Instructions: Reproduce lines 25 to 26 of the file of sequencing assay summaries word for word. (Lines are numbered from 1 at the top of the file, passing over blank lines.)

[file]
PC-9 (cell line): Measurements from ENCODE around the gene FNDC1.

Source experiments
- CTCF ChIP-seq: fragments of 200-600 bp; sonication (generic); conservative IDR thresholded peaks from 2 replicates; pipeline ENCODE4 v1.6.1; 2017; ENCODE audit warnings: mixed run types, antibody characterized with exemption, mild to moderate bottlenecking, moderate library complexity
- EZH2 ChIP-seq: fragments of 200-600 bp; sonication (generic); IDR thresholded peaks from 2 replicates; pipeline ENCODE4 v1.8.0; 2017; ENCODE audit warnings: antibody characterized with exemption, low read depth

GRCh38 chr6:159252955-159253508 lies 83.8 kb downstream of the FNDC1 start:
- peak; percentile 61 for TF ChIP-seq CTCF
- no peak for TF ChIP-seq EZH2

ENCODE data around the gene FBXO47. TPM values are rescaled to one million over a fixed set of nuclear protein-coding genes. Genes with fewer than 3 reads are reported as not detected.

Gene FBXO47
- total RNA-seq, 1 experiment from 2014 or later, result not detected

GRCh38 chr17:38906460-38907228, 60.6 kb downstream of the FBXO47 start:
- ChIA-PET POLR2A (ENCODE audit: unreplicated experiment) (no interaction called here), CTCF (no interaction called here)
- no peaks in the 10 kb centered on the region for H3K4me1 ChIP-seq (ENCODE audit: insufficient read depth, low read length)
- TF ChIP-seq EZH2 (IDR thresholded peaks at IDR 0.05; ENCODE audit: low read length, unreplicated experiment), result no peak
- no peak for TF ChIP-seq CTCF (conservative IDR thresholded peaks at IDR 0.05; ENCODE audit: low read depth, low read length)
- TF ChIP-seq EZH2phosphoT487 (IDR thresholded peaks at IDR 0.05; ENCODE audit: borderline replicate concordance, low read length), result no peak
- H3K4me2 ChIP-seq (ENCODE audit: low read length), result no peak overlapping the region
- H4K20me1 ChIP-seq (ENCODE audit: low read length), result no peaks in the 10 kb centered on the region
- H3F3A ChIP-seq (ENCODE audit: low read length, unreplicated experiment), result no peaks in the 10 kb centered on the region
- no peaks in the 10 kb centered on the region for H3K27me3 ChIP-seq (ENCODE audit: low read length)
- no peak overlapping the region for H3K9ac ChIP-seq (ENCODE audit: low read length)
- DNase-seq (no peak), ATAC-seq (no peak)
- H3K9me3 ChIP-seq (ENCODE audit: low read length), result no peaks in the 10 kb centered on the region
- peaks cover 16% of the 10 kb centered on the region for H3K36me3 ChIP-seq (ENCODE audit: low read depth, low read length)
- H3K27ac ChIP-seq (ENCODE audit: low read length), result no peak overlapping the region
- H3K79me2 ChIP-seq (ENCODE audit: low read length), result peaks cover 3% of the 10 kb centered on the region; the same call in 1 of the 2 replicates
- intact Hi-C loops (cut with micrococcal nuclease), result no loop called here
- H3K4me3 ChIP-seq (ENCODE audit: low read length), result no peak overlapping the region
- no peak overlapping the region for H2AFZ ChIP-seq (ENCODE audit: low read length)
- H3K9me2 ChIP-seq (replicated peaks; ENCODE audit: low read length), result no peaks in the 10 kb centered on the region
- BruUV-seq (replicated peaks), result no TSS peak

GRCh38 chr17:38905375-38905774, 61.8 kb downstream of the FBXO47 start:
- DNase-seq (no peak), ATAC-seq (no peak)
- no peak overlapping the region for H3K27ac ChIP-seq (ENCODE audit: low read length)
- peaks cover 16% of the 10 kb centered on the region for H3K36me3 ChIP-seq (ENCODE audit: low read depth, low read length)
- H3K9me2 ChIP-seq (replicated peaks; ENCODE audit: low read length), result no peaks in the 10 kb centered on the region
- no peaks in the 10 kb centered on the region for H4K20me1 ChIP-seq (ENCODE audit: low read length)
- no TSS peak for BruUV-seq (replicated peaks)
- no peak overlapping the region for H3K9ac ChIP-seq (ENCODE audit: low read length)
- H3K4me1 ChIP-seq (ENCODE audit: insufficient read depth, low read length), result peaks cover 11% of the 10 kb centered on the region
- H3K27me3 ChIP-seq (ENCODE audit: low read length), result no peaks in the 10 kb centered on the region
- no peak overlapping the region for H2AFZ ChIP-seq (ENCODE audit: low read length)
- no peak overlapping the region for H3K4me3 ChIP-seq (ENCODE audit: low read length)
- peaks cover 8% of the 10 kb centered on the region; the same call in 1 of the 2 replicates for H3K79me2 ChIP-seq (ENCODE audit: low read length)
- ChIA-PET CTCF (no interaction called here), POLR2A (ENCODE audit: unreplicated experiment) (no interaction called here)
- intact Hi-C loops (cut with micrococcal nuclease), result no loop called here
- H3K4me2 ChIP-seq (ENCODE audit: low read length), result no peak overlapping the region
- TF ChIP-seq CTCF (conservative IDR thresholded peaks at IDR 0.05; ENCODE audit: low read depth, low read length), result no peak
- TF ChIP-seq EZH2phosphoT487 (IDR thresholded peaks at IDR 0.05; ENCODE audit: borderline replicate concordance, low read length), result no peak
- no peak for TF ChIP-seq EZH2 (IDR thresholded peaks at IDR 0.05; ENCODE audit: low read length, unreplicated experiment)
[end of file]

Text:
- H3K27ac ChIP-seq (ENCODE audit: low read length), result no peak overlapping the region
- H3K79me2 ChIP-seq (ENCODE audit: low read length), result peaks cover 3% of the 10 kb centered on the region; the same call in 1 of the 2 replicates